In our previous blog posts we have discussed how AI has been used in the Olympics and by Yoga practitioners. It gets one curious about the technology that enables such advanced facilitations. Human Pose Estimation, an application of Computer Vision is what enables these functions in a near accurate manner. PoseNet is a deep learning TensorFlow open-source model that enables one to figure as well as track human poses by spotting body parts like arms, knees, elbows, hips, wrists etc in a photograph or a video. A Human Pose Skeleton is essentially a set of coordinates that describe an individual’s pose while a limb is a pair of these coordinates. The human skeleton is numbered in points and the pose is estimated by identification and location of these numbers in the video or the photograph.
Human pose estimation can be used for a number of uses including gesture recognition, animation and gaming, visual search, in the training of robots, in a computer-aided diagnosis, for building augmented reality experiences, and for activity recognition for real-time sports analysis such as Olympics.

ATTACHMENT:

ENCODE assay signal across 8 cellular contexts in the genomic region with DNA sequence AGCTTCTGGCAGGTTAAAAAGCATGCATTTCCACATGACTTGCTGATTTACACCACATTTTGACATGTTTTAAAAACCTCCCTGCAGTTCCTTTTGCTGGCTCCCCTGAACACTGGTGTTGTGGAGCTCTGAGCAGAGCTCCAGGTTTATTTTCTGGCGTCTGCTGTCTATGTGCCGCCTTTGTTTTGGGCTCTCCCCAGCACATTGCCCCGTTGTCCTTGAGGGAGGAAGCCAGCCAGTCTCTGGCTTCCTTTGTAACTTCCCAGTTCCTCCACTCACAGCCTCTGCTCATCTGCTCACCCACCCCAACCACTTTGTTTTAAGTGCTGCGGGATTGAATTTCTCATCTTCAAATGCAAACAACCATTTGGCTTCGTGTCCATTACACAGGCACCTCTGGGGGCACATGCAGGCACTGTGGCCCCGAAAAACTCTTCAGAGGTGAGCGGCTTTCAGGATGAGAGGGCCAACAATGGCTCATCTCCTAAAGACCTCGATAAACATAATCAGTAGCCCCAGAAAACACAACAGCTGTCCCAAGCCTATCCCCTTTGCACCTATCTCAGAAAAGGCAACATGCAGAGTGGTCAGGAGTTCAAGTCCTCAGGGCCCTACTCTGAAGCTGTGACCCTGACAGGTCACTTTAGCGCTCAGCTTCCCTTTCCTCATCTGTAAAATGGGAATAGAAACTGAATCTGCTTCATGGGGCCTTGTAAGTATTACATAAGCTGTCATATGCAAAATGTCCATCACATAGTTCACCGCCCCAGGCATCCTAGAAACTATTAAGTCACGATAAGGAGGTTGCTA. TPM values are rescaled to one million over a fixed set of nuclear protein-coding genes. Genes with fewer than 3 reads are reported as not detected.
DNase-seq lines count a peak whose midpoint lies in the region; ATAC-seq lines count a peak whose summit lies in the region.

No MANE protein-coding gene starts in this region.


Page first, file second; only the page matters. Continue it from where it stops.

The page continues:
This Olympics may have been closed to many due to the pandemic, but all minute details of the Tokyo games could be captured with the help of a 3-D tracking system. If the advanced tech used at the Olympics is anything to go by, it also suggests that in the future there will be digital replicas of the human body at the games which will be assisting the athletes in getting better at their sport. AI showed that in the NBC broadcast of the 100 meter trials in Eugene, Ore., Sha’Carri Richardson hit 24.1 miles per hour when she was at her peak, but she slowed to hit 20.0 mph near the finish line but she still won. The runner-up, however, peaked at 23.2 miles per hour, slowing down at 20.4 mph near the finish line. When the runner up analyses these results it can help improve the race enough to even surpass Richardson and that explains the crucial role of AI and human pose estimation at Olympics.
Director of sports performance technology in the Olympic technology group at Intel, Jonathan Lee, used a lot of footage from the field and the track while they were in motion to train the Olympic AI using ML. The movements of the human body were recorded while a team manually explained each part of the body down to details such as pixels. After this, the AI model was able to track the skeleton and performed a 3-D pose estimation of the athletes during the event. By the next Olympics similar tech will be used across other sports too. In fact non-athletes such as yoga practitioners and those going to the gym could also benefit from this tech.
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